By Amrith Ramkumar and Nathan Allen
U.S. stocks extended modest declines Wednesday after minutes from the Federal Reserve's latest meeting showed the central bank is comfortable leaving interest rates where they are, potentially surprising analysts who expect the Fed to lower rates later in the year.
The Dow Jones Industrial Average fell 72 points, or 0.3%, to 25805. The S&P 500 declined 0.2%. The broad equity gauge entered the day up 14% for the year and 2.8% below its April 30 record.
The tech-laden Nasdaq Composite slipped 0.3%.
Wednesday's minutes showed several Fed officials raised concerns about what might happen if inflation continues holding at lower levels. Some analysts have lifted bets that the Fed will lower rates by the end of 2019 amid tepid price pressures and heightened trade tensions.
Still, many expect updates on trade policy to dictate market moves and expectations for the economy in the coming weeks.
Shifts in U.S.-China trade relations have swung stocks in both directions in recent weeks, with signs of easing tensions boosting risk assets and fears of an extended tariff fight hurting them.
Chip makers reliant on trade flows and Chinese demand have been among the most volatile stocks, with the PHLX Semiconductor Index dropping 13% so far this month following a 35% rise in the first four months of 2019. It shed 2.2% Wednesday after a U.S. federal judge ruled that chip maker Qualcomm illegally suppressed competition for cellphone chips. Shares fell 12%.
The declines followed a Tuesday rebound for chip stocks after the White House granted temporary exemptions to an export blacklist against Huawei Technologies, potentially easing U.S.-China tensions as the two sides seek to get trade talks back on track. Some analysts expect trade-related swings to continue until investors get more clarity on escalating tariff threats by both sides.
"My guess is there will be some uncertainty being created for the next three to six months, but I think there will be some resolution," said Mustafa Sagun, chief investment officer at Principal Global Equities.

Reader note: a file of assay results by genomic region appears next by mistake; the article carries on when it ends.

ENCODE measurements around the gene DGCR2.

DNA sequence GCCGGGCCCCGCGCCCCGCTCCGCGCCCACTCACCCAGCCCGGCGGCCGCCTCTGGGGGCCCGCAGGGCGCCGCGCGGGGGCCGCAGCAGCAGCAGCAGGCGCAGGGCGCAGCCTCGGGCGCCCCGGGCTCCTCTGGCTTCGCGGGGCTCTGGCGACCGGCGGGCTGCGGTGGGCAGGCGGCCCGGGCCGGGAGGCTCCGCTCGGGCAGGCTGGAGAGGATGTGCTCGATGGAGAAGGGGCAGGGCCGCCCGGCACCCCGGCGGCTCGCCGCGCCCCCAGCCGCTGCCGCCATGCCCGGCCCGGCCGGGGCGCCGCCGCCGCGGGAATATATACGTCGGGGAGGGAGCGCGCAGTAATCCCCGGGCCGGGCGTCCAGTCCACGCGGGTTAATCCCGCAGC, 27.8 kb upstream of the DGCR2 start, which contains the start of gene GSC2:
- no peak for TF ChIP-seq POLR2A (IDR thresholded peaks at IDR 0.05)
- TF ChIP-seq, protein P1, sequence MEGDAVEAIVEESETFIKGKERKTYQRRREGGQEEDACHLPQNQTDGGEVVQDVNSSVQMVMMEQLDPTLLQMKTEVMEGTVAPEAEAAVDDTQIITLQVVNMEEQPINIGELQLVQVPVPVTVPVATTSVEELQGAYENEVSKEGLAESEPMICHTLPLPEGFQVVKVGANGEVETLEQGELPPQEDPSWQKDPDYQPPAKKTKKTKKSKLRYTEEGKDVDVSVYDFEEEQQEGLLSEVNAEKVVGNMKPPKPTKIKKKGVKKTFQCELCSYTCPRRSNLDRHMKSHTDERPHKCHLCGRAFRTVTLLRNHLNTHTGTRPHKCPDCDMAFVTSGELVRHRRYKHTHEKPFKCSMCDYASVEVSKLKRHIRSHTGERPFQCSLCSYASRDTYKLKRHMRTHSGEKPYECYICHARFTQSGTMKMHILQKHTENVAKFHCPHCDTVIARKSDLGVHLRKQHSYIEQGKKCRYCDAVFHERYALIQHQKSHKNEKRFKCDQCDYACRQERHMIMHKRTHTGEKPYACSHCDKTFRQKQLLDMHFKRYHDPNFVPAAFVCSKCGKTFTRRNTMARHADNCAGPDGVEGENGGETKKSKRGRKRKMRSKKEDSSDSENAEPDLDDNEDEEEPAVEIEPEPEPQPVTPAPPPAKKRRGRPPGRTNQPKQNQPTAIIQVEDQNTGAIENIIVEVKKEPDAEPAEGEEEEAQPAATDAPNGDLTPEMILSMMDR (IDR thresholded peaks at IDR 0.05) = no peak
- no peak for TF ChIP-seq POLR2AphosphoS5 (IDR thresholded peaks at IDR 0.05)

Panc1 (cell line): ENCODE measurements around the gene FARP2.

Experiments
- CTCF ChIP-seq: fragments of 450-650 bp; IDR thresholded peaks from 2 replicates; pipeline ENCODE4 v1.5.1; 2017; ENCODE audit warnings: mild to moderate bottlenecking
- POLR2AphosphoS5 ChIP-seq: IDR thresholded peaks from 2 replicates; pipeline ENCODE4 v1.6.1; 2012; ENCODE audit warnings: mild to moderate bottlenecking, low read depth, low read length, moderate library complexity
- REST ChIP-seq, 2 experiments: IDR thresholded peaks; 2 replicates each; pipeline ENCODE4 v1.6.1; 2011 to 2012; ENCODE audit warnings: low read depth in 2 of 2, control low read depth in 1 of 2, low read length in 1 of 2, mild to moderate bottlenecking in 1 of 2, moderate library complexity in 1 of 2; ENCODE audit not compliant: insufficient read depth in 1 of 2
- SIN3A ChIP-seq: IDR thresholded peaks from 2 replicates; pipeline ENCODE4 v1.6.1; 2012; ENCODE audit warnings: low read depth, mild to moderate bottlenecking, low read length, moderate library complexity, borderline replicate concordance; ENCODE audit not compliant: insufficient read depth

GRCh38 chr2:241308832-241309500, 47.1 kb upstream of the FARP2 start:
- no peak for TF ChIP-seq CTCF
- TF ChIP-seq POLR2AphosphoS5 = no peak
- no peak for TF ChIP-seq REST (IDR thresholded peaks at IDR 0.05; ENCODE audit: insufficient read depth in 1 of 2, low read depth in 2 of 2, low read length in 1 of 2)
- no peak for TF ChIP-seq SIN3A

Energy stocks also fell alongside oil prices Wednesday after government data showed a surprising increase in crude stockpiles last week. The S&P 500 energy sector shed 1.7%.
Among individual stocks Wednesday, Target shares advanced 9.6% after the retailer posted a larger-than-expected rise in same-store sales for the latest quarter.
Shares of Lowe's slid 11% following downbeat full-year earnings targets from the home-improvement retailer. And Nordstrom declined 9.1% after the retailer posted a drop in net sales.
Still, earnings have generally been better than feared so far this year, and economic data pointing to strength in the U.S. consumer have also underpinned stocks in 2019.
"The data is probably more mixed but still to the positive side," Mr. Sagun said. "We haven't seen the extreme deterioration."
The yield on the benchmark 10-year U.S. Treasury note fell to 2.391% Wednesday, according to Tradeweb, from 2.428% a day earlier. Bond yields fall as prices rise.
Elsewhere, the British pound dropped further against the dollar after closing at a four-month low on Tuesday as investors weighed the latest push by U.K. Prime Minister Theresa May to gain parliamentary support for her Brexit deal.
The Stoxx Europe 600 fell 0.1%.
Earlier, Hong Kong's Hang Seng and Korea's Kospi both gained 0.2%, Japan's Nikkei edged up 0.1% and the Shanghai Composite dropped 0.5%.
Shares in video-surveillance company Hangzhou Hikvision Digital Technology fell 5.5% Wednesday on reports that it could be the latest company to be blacklisted by the U.S.
Write to Amrith Ramkumar at firstname.lastname@example.org